Wednesday, February 25, 2009

More signs that sports world can't escape harsh economic reality

If you didn’t already know the economy was in freefall, NFL commissioner Roger Goodell hammered home that reality Wednesday.

The NFL confirmed that Goodell is voluntarily taking a 20-25 percent pay cut from the $11 million in salary and bonuses he was to receive in the 2008 fiscal year, which ends March 31. A few months ago, the NFL slashed 169 jobs, a reduction of over 15 percent.

No, Goodell won’t have to apply for food stamps. And NFL teams are still throwing around money for players (see Al Davis, Nnamdi Asomugha and Shane Lechler) as if times were flush. But when the biggest sports cash cow in the world starts cutting salaries and jobs, you know the entire industry could be approaching very tough times.

It could be that Goodell’s salary slash is a PR move as the league approaches negotiations with the NFL Players Association over the collective bargaining agreement. The league can go to the negotiating table trumpeting its staff and salary cuts as it argues for a bigger piece of the pie.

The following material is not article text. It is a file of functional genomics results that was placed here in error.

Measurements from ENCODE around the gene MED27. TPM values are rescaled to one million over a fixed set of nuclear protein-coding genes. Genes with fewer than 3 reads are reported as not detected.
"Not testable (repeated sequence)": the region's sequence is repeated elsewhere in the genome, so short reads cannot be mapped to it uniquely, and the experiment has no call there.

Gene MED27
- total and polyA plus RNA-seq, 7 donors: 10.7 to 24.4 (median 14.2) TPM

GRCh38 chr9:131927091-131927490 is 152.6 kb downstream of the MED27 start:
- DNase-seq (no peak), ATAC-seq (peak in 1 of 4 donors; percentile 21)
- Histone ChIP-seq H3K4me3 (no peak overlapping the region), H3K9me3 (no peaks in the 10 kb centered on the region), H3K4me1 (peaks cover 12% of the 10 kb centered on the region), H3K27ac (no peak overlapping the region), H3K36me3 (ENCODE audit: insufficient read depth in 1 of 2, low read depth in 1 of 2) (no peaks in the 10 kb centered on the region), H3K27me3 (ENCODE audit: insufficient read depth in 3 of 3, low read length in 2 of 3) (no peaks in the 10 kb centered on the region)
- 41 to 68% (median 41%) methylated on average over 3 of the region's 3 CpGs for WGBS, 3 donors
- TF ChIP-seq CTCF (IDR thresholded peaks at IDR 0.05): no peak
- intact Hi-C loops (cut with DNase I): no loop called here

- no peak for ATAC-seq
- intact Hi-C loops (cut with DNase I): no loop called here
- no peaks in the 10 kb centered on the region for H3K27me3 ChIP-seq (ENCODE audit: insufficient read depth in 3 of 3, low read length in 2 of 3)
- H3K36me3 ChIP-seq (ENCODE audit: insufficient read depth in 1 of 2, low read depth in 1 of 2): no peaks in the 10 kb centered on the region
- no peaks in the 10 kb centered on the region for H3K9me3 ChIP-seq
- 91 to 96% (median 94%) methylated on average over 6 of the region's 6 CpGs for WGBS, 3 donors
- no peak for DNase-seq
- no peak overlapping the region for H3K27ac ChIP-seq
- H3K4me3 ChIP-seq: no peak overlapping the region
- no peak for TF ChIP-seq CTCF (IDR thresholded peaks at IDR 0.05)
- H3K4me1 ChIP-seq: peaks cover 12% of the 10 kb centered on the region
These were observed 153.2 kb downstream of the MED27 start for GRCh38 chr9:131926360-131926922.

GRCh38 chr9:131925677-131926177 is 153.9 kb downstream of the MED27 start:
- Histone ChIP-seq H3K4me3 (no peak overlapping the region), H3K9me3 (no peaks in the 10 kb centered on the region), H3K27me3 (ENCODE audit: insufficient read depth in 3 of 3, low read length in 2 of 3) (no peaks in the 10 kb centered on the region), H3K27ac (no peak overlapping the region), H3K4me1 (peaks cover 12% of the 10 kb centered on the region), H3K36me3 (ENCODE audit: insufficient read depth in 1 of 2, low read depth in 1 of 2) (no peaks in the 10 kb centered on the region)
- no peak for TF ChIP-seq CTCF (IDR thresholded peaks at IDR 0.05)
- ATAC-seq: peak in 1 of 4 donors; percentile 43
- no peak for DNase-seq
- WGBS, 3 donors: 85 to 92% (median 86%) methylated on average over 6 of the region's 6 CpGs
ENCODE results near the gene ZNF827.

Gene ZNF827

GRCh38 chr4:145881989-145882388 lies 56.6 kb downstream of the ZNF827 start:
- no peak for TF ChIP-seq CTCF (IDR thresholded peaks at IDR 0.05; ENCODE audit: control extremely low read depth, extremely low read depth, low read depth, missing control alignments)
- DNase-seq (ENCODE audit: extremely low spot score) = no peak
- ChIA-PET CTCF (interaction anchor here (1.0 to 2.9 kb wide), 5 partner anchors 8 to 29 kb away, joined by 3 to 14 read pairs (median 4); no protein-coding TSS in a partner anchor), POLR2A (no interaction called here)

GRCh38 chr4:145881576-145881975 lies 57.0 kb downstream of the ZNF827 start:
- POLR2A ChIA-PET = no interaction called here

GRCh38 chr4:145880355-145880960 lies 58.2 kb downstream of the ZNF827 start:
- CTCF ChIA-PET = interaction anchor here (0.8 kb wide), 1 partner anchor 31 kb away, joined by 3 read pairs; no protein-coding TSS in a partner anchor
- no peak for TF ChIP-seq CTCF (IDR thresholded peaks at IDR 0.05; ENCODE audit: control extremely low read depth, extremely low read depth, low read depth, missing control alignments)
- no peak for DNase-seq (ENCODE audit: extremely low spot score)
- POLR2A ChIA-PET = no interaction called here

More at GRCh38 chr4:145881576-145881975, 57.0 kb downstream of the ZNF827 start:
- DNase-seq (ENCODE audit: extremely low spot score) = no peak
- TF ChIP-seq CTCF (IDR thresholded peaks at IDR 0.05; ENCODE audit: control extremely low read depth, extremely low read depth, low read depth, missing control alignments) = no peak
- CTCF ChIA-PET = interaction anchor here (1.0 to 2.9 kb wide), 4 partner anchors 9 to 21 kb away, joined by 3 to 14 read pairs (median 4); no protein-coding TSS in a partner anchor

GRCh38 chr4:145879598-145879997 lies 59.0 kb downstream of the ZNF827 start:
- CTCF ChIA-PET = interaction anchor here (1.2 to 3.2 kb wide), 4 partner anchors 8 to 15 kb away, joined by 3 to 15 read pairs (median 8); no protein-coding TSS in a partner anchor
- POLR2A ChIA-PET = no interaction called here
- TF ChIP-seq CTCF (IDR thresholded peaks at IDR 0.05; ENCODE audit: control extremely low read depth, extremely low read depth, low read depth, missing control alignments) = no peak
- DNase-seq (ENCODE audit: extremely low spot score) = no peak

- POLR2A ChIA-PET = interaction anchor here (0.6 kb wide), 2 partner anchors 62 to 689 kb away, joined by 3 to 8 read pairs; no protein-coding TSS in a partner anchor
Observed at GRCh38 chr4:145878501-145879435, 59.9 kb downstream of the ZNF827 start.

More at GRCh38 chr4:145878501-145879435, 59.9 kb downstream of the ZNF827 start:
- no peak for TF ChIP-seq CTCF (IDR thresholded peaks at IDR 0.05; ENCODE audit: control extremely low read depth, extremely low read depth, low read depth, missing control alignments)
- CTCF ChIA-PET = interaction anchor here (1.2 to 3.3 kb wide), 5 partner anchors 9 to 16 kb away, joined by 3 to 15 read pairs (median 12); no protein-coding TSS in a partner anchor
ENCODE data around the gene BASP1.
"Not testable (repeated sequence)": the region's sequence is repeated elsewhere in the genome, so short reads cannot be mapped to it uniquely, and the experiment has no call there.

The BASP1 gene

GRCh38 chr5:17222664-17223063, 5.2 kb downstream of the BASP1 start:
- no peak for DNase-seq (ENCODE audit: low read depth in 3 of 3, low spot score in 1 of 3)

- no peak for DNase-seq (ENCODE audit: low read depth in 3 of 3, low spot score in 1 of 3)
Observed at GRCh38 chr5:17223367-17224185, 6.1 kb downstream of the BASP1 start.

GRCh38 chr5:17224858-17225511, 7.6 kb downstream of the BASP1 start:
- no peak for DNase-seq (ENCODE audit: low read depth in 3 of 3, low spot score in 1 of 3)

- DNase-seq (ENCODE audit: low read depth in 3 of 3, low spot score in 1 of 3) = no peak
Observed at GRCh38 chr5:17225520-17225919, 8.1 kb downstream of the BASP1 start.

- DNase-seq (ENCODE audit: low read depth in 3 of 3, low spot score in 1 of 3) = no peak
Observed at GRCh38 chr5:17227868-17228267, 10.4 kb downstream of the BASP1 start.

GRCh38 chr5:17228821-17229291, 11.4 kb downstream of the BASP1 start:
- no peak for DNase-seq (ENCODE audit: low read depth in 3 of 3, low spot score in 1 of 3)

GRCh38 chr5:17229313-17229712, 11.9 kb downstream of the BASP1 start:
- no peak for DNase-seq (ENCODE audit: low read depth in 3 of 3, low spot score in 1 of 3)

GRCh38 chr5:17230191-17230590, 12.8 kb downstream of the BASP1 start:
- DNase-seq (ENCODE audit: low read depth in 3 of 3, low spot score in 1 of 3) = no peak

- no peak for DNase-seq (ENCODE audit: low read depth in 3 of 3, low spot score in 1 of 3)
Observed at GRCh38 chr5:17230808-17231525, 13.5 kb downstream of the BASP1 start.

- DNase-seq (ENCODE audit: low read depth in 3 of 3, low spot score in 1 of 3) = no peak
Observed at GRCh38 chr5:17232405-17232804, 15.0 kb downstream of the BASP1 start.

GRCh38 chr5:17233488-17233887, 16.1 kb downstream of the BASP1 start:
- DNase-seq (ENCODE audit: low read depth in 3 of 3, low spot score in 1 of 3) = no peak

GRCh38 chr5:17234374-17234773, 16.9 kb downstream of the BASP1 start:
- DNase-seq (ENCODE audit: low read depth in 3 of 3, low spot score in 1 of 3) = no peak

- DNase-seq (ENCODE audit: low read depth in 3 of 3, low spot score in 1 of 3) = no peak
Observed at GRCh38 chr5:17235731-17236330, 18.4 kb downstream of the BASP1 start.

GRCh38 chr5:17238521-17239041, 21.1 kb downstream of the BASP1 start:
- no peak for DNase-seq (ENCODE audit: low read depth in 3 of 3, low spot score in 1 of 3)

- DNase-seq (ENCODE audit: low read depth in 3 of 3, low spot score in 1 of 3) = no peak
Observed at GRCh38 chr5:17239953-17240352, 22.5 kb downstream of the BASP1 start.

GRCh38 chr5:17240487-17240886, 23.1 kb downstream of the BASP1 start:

But enough cynicism.

Tough times are hitting more than just the NFL. While scanning a few headlines today, I saw that Greg Norman suggested that the PGA Tour should reduce its prize money purses, in light of the huge economic downturn. The Tour is losing some high-profile title sponsors, including FBR, the sponsor of that cocktail party/tournament near Phoenix, which will bow out after 2010.

Even some baseball teams, other than the Yankees, have shown some fiscal restraint in free agency. Manny Ramirez is still looking for a team to pay him as if it’s 2007.

Times can’t be that tough for baseball. Commissioner Bud Selig is still making $18 million a year. When Selig slashes his salary, I’ll know that the sports Apocalypse has arrived.

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